The unbeliever hears about Jesus, but does not see much in him. If this person comes to church, he or she may be impressed by the building, impressed with the music, or impressed with the warmth of the people. They may even say, nice things about the preacher, but they will not be impressed with Jesus Christ, because the unbelieving mind is not capable of seeing the glory of Christ.
You can discuss and debate all kinds of issues with someone who does not believe, but at the end of the day the fundamental difference boils down to this: You see the glory of Christ and they do not. The unbelieving mind cannot grasp the glory of Jesus. They can’t see it!
Have you noticed that the world’s religions do not see much in Jesus? They offer moral teaching, a way of life, a code of behavior, a social hub, rituals for worship, but they do not see much in Jesus.
The religions of the world acknowledge Jesus as a prophet (one of many) or even as a deity (one of many) or a teacher, an inspiration or an example, but for the religions of the world the face of Jesus Christ is always one among many. As far as the unbeliever is concerned, his portrait hangs with all the others on the same wall. The unbelieving mind cannot see the glory of Christ.
The Gospels tell about a man who came to Jesus with a question. He said, “Good teacher…” Jesus stopped him right there, “Why do you call me good when there is only one who is good, and that is God? If all you see in me is that I am a good teacher, you haven’t even begun to see who I am.”
The unbeliever cannot see the light of the Gospel
The gospel of the glory of Christ. (v4).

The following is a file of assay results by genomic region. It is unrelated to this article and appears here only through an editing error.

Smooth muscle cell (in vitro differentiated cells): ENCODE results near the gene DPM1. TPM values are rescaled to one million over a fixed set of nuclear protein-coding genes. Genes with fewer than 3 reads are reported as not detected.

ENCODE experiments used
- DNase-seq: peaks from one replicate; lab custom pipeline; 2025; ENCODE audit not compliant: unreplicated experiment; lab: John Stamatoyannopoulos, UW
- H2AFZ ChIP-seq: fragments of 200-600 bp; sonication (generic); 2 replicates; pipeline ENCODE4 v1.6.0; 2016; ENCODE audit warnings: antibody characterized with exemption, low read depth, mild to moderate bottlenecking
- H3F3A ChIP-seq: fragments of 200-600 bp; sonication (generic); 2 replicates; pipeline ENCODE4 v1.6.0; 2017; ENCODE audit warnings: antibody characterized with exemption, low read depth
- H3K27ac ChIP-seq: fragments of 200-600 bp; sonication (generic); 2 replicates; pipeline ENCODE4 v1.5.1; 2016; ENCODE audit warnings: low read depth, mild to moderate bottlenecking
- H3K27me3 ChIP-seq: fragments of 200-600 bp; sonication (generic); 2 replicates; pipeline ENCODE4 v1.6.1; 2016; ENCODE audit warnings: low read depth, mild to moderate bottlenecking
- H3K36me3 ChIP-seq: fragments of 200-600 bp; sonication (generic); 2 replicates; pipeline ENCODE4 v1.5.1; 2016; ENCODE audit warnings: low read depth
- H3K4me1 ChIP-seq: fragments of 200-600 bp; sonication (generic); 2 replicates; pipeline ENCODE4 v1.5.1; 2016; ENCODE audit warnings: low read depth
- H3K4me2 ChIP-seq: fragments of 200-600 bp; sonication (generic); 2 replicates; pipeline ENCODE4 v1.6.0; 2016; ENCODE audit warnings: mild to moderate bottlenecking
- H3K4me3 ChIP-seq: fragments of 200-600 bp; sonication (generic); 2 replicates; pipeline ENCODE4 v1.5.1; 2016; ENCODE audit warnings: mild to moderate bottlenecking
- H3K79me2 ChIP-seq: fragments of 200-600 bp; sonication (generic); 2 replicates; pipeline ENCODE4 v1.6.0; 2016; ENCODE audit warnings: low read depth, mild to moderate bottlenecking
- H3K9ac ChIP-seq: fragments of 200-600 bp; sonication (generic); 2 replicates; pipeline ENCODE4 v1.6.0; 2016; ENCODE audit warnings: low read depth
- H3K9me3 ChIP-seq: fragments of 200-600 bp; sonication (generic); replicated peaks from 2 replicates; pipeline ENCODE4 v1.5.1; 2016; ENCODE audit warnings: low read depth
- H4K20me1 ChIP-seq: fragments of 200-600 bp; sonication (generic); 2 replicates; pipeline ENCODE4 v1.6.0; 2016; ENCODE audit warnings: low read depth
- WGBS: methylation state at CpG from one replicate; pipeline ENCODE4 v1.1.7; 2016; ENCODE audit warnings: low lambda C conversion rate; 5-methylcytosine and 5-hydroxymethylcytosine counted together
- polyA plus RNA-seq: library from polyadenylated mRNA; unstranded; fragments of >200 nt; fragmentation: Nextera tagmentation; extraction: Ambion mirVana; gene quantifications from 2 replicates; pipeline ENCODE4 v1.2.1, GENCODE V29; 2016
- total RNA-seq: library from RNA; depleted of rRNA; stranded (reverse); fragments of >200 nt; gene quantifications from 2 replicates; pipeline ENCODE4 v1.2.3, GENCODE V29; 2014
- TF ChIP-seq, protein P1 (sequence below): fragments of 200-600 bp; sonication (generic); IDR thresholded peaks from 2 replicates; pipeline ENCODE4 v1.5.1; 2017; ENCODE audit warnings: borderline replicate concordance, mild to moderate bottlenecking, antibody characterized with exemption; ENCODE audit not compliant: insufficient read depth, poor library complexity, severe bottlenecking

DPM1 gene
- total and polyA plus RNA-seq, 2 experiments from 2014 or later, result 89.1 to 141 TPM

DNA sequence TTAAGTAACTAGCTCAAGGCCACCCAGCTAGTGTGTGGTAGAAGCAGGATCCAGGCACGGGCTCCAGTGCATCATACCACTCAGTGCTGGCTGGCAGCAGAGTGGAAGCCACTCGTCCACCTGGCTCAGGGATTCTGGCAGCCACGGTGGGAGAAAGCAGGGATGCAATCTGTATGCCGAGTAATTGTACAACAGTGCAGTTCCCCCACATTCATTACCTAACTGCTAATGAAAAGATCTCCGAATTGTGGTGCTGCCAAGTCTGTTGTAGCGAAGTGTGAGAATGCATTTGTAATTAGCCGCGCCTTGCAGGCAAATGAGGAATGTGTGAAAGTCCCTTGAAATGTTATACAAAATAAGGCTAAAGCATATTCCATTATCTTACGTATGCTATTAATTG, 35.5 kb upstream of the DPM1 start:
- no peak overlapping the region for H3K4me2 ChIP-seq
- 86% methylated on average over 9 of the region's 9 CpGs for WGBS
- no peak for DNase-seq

What is the Gospel? What is the “good news?” It is the Gospel of the glory of Christ. Everything we have to say to the world is about Jesus Christ and about his glory—the good news of his incarnation, his perfect life, his atoning death, his wonderful resurrection, his reigning at the right hand of the Father, and the promise of his coming in glory—the Gospel of the glory of Jesus Christ. It is all about him.
If you don’t see much in Jesus, you won’t see much in the Gospel. You will hear the Gospel, but it won’t sound like something that could change your life, so you will always be looking for something else. The Gospel never sounds like the answer to the unbeliever. He hears the Gospel, but he cannot see its light. He does not find hope or joy or comfort or peace in Jesus Christ. He remains in darkness.
Paul says this is Satan’s work, “The god of this age has blinded the minds of unbelievers, so that they cannot see the light of the gospel of the glory of Christ.” This is the wretched condition into which all human beings are born and from which we need to be redeemed.
If the sole problem of our fallenness was ignorance, all we would have to do is tell people the Gospel. Then every time you told someone the Gospel they would say, “Oh, now I know it!” And they would be saved. But that doesn’t happen. Why? Because the problem is deeper than ignorance, the problem is blindness. When you tell the unbeliever, he doesn’t see it, he doesn’t get it!
From anger to compassion
I want us to see how understanding our wretched condition apart from Christ is profoundly helpful for us as we pray for and long for unbelieving friends and relatives to come to Christ.
When I read this verse I think about a friend in London who grieved for many years for his daughter, who went into a deep rebellion in her early teens. She made life at home extremely difficult for both her parents, and when she left home she broke their hearts.